By Tara McKinney
LEWISBURG, Pa. - Gas drilling in the Marcellus Shale is transforming the region with promises of political and economic gain, but those perceived benefits must be balanced with the "social" effects on communities, a panel of experts agreed this weekend.
A group of professors and regional leaders came together Friday at Bucknell University for a panel discussion: "Understanding community impacts of Marcellus Shale development: strategies and questions." The event, part of a weekend symposium on local river towns and the issues they face, focused on the opportunities and challenges presented by natural gas drilling, such as an influx of workers and new demands on housing and services.
"The complex social impacts of Marcellus Shale have often been hidden behind discussions of potential economic gains," said panel facilitator Amanda Wooden, an assistant professor of environmental studies at Bucknell, noting that community voices must be heard.
Playing to their strengths
Professor of Geology and Environmental Studies Ben Marsh, who showed a slideshow focusing on river towns as community assets, encouraged the audience to think about the communities' shared interests and capacity and to come up with ways to work together to preserve those treasures. He said towns must share their strengths through government partnerships and increased communication and by re-envisioning problems.
Change in communities where gas drilling is occurring is happening fast in part because the gas companies face tight deadlines to excavate resources, said Joseph Scipione, an attorney from Philipsburg, Pa., who practices oil and gas law.
"The lease contracts the gas companies sign state that they must drill within five years of signing the contract or else they have to pay extra fines and fees," Scipione said. "There is real economic motivation for gas companies to get in and drill fast or it affects their bottom line."
Demands vs. resources
Kai Schafft, an associate professor of education and director of the Center on Rural Education and Communities at Pennsylvania State University, predicted there will be 60,000 natural gas wells in Pennsylvania in the next few years, which could bring an influx of workers unmatched by resources.
"There is room for lots of economic development and new opportunities for young people, but there is also an uneven distribution of the benefits," Schaftt said. "There is little to no room to develop housing which presents a new epidemic of homelessness not seen before in this area."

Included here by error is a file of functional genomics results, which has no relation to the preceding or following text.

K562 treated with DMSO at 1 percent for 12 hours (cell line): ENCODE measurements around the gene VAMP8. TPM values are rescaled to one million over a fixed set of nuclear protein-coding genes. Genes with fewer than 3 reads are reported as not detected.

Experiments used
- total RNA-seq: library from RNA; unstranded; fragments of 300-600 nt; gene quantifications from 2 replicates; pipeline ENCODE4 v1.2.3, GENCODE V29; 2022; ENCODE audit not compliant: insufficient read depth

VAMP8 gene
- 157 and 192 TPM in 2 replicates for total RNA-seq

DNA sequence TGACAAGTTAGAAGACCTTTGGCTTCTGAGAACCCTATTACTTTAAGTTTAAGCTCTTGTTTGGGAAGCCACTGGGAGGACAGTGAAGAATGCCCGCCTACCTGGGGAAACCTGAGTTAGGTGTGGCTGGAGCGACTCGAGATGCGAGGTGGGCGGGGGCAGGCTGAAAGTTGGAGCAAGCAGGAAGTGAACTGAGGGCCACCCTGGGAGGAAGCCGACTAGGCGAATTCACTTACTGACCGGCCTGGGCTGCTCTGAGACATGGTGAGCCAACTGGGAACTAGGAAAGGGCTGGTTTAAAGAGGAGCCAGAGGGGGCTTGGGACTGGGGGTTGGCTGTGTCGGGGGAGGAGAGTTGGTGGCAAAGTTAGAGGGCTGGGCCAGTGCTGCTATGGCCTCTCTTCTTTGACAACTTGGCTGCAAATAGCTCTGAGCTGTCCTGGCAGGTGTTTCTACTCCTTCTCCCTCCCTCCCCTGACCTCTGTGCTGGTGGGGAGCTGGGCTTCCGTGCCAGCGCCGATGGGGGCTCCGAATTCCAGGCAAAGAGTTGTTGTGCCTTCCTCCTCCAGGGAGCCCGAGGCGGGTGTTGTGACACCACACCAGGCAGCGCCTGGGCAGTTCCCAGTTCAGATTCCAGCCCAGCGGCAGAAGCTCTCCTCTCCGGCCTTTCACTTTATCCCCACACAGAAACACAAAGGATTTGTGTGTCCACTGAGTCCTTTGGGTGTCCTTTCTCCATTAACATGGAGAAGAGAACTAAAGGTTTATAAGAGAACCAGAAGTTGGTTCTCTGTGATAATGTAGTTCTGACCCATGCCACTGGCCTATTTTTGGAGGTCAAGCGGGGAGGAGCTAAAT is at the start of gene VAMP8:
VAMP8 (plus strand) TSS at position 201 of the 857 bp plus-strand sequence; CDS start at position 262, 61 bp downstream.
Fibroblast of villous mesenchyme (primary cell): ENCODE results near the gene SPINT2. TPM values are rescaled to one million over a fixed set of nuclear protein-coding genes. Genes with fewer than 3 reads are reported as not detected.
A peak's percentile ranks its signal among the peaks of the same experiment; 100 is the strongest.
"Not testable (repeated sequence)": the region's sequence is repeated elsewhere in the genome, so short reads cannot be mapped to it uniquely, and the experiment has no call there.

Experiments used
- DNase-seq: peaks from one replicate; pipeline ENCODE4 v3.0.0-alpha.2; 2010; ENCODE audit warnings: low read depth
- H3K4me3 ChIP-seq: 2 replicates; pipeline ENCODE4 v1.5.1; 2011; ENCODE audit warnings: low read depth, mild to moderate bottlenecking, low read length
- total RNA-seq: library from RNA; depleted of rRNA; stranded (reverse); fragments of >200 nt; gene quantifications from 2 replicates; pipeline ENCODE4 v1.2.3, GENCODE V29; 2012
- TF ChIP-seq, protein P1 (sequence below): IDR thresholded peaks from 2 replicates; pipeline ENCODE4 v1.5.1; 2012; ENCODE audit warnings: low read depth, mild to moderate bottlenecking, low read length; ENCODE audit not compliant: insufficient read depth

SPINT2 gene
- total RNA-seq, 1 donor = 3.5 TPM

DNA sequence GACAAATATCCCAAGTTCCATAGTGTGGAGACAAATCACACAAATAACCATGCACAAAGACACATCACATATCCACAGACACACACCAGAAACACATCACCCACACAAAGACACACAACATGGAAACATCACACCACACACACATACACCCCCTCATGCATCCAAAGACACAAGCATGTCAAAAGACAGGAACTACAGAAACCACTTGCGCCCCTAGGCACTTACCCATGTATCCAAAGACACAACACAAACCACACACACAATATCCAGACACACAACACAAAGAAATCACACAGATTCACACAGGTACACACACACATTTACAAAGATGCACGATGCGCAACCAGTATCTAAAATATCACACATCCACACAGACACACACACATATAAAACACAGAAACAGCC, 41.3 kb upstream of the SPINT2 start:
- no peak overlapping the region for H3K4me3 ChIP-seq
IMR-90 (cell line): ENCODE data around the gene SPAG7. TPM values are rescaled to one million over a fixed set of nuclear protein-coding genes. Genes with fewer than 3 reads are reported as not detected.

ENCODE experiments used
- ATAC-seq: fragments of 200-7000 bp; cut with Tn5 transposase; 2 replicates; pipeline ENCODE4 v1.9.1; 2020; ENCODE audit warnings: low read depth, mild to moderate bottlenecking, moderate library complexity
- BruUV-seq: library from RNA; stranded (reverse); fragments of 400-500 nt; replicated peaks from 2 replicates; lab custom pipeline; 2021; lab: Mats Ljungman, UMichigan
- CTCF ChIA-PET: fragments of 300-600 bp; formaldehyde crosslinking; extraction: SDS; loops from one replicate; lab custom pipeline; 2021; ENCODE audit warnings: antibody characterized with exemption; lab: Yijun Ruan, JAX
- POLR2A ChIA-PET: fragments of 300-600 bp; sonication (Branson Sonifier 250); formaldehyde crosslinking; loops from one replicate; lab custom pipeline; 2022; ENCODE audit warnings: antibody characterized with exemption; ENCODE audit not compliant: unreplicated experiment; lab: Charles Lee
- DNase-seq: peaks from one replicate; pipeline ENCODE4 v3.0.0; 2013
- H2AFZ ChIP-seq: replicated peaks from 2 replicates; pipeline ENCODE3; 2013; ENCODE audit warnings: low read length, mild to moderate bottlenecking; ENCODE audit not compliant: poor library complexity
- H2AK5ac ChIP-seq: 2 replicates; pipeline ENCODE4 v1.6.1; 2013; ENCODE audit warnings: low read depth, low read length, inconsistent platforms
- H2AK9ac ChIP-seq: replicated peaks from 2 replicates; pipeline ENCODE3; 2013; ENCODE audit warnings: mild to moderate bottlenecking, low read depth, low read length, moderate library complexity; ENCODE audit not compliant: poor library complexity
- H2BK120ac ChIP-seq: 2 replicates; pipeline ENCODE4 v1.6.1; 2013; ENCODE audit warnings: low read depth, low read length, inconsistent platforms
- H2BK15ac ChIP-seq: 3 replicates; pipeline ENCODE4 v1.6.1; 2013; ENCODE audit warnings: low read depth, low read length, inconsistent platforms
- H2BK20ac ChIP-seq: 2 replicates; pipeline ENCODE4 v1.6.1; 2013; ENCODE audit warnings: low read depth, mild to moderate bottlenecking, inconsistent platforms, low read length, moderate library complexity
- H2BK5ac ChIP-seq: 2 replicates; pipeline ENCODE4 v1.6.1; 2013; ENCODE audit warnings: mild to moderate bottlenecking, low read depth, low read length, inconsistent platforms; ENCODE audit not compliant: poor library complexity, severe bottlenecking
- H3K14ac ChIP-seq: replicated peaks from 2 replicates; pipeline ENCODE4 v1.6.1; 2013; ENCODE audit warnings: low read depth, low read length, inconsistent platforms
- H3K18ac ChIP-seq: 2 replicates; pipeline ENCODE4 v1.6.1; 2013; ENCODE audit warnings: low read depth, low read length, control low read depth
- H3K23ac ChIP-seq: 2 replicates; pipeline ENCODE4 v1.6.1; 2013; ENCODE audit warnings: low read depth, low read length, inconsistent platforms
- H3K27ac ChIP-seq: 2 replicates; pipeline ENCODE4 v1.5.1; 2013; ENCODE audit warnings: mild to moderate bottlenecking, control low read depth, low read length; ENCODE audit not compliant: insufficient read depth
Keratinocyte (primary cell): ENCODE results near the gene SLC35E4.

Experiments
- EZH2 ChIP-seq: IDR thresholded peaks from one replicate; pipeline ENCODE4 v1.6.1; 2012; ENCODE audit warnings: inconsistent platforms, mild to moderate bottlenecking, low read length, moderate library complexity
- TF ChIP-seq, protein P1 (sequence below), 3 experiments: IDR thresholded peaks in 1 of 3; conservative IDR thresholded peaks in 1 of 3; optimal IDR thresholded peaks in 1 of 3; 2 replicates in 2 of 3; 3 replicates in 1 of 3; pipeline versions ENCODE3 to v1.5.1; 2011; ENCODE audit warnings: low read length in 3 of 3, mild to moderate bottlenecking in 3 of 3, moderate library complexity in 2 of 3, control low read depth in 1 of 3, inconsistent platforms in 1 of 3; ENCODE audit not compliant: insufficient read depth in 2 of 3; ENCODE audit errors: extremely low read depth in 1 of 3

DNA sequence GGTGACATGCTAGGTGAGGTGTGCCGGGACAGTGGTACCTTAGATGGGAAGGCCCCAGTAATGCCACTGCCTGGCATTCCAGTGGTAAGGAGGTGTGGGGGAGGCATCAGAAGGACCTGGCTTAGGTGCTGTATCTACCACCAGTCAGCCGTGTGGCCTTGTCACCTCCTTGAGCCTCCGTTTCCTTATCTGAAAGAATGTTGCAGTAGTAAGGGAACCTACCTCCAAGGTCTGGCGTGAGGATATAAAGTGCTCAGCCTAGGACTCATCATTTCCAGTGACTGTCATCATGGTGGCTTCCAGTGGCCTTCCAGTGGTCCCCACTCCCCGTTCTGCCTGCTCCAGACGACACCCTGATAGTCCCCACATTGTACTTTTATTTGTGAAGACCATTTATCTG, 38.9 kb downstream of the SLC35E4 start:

David Fagerstrom, president and CEO of River Valley Regional YMCA in Williamsport, said there is a need for diversity training at local businesses to deal with the region's changing demographics.
"There is a lot of anxiety out there and emotional fear of the loss of the sense of community that these small towns cherish," he said. "We need to do something together as a region to combat that fear."
Jonathan Williamson, chair of the Department of Political Science and director of the Center for the Study of Community and the Economy at Lycoming College, said local communities cannot handle the increased demand for housing or government services.
"There is no capacity for water or sewer to take on more houses. There are not systems in place for future development," he said.
Sydney Hill of the Onondaga Nation near Syracuse, N.Y., said his area is facing similar issues with gas drillers.
"Our big fight is trying to stop them coming into New York state's watersheds," Hill said. "We are trying to get a moratorium on the drilling in our area. Gas drilling is not permitted on the reservation, but our water source is off-site and is not protected from the effects of gas drilling."
Matt Wilson, a master's student in biology at Bucknell from Warren, Ohio, said he is concerned about the release of methane gas as a result of the drilling.
"What scares me the most about Marcellus Shale is that methane can seep into the ground water and poison it," Wilson said. "Once that happens, there's no going back."
Matt McTammany, assistant professor of biology and environmental studies, said he was disappointed that no one from the gas industry attended the symposium to address residents' concerns.
"We've held a number of events trying to engage members of the gas industry many times and we've never been able to get any of their people to attend," he said. "I wish they could be here to hear the community's concerns and possibly help alleviate some of those concerns. Or, they could share their plans for their long term.
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